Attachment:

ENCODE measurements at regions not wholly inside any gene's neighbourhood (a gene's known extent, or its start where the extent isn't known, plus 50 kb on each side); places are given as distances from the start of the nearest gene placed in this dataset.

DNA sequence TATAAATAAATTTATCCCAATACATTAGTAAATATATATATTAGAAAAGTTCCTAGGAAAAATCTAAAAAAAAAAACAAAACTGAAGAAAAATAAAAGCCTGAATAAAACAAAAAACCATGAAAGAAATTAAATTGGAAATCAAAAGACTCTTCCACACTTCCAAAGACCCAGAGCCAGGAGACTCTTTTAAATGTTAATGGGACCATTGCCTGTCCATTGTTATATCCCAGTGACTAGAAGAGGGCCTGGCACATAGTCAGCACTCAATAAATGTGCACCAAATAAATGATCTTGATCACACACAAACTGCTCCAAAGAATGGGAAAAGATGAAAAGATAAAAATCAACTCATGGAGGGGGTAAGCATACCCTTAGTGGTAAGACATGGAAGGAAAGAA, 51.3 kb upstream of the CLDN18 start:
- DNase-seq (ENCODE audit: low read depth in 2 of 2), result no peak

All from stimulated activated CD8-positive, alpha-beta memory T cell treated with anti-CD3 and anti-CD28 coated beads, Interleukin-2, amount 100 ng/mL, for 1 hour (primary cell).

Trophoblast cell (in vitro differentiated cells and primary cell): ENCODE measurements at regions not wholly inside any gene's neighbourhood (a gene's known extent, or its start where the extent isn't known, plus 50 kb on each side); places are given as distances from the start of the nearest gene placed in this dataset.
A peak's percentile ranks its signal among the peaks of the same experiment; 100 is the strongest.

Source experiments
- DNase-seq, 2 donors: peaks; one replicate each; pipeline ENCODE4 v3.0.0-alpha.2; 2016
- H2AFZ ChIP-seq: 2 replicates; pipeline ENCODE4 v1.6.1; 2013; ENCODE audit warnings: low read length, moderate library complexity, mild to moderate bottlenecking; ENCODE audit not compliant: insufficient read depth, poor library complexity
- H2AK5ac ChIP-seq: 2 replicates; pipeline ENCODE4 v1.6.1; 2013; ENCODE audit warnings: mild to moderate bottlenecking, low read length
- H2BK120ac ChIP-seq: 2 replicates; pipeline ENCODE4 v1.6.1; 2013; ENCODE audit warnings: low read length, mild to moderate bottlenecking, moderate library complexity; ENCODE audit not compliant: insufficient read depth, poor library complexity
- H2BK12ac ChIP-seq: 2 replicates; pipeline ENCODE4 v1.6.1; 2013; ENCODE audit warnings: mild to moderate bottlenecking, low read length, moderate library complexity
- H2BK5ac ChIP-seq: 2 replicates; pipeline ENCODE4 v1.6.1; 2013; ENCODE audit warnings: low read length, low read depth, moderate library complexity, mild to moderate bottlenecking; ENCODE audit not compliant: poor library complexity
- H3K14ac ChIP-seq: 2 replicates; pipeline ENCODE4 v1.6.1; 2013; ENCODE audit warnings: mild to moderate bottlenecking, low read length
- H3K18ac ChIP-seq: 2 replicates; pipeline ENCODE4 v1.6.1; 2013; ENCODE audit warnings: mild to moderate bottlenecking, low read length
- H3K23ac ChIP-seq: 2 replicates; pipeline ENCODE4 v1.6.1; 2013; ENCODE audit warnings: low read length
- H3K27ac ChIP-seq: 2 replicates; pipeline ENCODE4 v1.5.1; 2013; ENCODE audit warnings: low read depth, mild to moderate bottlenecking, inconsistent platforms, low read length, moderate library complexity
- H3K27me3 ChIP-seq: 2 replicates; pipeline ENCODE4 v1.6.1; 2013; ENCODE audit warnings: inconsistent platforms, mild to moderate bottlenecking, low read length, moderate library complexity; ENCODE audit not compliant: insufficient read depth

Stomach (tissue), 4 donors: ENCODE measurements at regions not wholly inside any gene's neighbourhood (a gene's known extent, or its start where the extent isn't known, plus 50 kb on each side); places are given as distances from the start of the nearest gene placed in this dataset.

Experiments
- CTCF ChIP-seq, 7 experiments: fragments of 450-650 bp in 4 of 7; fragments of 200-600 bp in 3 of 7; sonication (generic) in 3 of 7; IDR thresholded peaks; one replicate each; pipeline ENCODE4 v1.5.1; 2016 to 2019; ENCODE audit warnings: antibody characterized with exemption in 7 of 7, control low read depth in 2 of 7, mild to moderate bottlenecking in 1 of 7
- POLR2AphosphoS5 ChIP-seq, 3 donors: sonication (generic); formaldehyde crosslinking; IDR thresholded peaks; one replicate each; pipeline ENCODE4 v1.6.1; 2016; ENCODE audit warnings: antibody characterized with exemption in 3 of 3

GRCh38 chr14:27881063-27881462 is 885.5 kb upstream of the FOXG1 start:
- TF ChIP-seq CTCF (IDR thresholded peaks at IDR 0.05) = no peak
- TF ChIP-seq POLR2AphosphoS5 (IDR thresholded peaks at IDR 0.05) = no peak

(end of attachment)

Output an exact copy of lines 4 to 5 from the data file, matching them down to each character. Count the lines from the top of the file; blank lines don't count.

All from stimulated activated CD8-positive, alpha-beta memory T cell treated with anti-CD3 and anti-CD28 coated beads, Interleukin-2, amount 100 ng/mL, for 1 hour (primary cell).

Trophoblast cell (in vitro differentiated cells and primary cell): ENCODE measurements at regions not wholly inside any gene's neighbourhood (a gene's known extent, or its start where the extent isn't known, plus 50 kb on each side); places are given as distances from the start of the nearest gene placed in this dataset.